As David and Eva, an elderly married couple whose estrangement and reconciliation are the subject of "Tell Me a Riddle," Melvyn Douglas and Lila Kedrova make first impressions guaranteed to place the movie in a listless bind. Douglas is introduced slowly trudging up a flight of stairs, and Kedrova, who won an Oscar as the fluttery whore in "Zorba the Greek," huddles in corners like a terrified kitty and strikes picturesque mournful poses behind window panes.

Making her feature directing debut on a frightfully slack adaptation of Tillie Olsen's 1961 novella, actress Lee Grant is unable to escape the premature doldrums or shed sufficient light on the sources of Eva's unhappiness. While it's implied that Eva's memory will disclose crucial secrets of the heart, her past -- in revolutionary Russia -- remains so hazily depicted that one is left with the option of disregarding it as cinematic embroidery.

The estrangement between David and Eva appears a sound, intriguing basis for dramatic development. After nearly 50 years of marriage, they've slipped into a state of suspended hostility and go their own ways around the house, glaring and grumbling but no longer communicating.

David, a retired paperhanger, wants to sell their home and move into a retirement community maintained by his union.Reluctant to leave 40 years of associations and possessions for a residence better suited to her husband and his cronies, Eva stubbornly resists the idea. While this dispute remains deadlocked, David and Eva are persuaded to take a long vacation visiting children and grandchildren around the country. During an extended stay in Sn Francisco with a gauchely modern granddaughter, Jeannie, played by Brooke Adams, Eva gradually emerges from her shell.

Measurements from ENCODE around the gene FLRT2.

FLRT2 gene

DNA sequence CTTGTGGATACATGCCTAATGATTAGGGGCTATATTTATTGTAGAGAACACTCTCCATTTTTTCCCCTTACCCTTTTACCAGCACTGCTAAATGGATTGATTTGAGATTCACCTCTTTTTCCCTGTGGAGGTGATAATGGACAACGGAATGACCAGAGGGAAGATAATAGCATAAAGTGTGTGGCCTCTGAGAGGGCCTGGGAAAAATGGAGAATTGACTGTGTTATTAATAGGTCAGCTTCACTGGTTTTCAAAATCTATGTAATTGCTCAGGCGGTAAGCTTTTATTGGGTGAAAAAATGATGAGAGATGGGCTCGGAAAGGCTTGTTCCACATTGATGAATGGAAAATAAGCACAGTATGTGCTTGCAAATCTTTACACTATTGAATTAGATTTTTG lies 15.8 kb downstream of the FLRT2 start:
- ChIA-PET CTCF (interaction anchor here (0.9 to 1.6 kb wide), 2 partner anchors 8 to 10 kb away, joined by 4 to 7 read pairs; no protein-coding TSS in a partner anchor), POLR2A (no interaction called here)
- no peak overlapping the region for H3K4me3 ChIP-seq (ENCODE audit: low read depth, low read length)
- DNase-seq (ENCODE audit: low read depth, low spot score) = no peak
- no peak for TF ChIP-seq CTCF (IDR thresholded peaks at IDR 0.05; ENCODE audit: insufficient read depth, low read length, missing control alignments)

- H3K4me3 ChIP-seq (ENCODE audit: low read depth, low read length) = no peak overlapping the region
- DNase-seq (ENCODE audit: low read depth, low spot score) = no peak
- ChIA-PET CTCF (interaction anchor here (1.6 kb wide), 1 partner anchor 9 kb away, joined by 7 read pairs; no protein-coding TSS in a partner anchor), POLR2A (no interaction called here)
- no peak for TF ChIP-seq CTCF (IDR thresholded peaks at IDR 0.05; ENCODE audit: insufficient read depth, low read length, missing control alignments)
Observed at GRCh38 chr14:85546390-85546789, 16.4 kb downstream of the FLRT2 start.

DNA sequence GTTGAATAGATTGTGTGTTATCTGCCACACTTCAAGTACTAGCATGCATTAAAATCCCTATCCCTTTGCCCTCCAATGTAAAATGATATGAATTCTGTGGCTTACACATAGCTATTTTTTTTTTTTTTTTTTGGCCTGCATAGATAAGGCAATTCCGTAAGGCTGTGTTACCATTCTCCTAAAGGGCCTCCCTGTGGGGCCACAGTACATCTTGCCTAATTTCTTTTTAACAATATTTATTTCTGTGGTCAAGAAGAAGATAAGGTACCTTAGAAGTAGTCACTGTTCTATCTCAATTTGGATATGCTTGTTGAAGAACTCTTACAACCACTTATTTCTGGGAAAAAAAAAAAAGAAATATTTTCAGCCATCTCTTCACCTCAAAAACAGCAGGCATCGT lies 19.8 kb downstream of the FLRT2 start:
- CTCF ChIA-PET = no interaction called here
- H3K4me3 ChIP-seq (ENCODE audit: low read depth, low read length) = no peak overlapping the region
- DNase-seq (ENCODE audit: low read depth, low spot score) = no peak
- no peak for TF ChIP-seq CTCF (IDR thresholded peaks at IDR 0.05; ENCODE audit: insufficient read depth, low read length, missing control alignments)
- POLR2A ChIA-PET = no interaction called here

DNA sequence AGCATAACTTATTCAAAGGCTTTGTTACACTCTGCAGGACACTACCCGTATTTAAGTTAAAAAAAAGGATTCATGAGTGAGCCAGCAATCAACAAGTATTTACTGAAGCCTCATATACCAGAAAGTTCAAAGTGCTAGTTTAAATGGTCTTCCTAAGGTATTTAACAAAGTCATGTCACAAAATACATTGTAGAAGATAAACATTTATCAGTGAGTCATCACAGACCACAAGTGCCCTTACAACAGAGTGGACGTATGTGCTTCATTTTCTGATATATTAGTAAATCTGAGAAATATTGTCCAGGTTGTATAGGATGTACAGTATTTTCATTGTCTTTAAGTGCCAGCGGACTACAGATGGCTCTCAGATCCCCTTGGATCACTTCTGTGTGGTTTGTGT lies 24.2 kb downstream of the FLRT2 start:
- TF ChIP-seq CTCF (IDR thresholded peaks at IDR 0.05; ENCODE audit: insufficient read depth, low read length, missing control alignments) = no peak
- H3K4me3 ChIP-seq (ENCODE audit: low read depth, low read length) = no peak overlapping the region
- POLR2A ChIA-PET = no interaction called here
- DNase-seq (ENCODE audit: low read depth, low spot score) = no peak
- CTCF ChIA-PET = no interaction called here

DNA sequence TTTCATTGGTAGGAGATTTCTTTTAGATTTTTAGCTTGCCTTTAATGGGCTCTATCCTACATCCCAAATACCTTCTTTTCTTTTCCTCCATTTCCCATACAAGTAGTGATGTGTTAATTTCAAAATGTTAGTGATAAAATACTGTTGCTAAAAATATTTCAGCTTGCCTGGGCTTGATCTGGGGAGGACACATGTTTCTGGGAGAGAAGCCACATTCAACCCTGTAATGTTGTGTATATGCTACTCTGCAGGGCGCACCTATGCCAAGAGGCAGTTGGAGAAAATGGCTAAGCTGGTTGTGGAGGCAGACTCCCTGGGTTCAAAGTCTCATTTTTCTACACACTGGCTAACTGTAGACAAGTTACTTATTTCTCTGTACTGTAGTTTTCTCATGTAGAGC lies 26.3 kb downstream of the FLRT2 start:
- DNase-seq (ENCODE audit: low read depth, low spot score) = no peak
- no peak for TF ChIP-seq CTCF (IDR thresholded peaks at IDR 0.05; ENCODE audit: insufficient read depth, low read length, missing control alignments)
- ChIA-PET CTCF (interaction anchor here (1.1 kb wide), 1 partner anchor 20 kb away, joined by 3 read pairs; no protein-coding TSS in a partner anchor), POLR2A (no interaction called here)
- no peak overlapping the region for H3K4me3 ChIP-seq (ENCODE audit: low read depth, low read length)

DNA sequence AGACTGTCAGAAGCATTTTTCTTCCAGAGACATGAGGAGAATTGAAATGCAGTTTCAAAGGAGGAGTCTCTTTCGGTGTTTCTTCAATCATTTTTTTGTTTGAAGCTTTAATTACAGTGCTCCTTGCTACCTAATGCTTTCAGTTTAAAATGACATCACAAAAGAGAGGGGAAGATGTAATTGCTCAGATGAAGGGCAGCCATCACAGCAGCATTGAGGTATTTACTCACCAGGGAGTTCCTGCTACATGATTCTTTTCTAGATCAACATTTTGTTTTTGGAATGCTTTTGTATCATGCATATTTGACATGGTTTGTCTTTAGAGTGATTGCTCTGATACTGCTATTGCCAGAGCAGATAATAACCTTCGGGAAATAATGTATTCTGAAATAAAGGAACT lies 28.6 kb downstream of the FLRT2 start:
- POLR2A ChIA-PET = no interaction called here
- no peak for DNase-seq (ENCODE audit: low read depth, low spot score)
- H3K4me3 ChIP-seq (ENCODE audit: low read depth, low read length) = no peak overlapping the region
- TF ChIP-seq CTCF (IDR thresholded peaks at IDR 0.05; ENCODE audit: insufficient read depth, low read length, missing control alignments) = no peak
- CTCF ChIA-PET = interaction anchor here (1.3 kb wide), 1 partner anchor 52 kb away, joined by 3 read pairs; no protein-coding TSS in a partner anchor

Because of a frequently scrambled continuity and a pervasive air of doting uplift, it's difficult to ascribe Eva's recovery to anything more substantial than wishful thinking. For example, it appears that the very idea of San Francisco is assumed to be a progressive tonic. Playing in the surf, Lila Kedrova suggests a flower granny arriving a bit too late to ride the crest of the counterculture.

The flashbacks suggest that the turmoil of the Revolution (or something) cost her a dear friend. Beyond that, the impressions become sheer speculation. There's a recurrent image from early marriage with a young David interrupting Eva while she's reading in order to make love. Should we infer thwarted political and cultural longings? Probably, but the hints demand more clarification if the filmmakers expect them to achieve dramatic significance.

The reconciliation with David is also a puzzler. Since she learns that he sold the house behind her back, the facts of the case support intensified resentment. During a long confrontation on a dark staircase, she hurls an accusation -- "All your life you ran from me!" -- that's evidently meant to be devastating, although it contradicts Kedrova's oppressively sustained impression of a scaredy-cat or shrinking violet.

Many a loose dramatic connection goes unattended. When Jeannie agonizes over an abortion, Eva commisserates in a Voice of Experience intended to cement a touching relationship across the generations. We never learn what Jeannie decides to do, but perhaps it's considered old-fashioned to wonder.

Still, it would be gratifying to have certain matters cleared up. The emotional vagueness of "Tell Me a Riddle" (now playing at the Avalon) seems to derive from filmmakers who take too much for granted.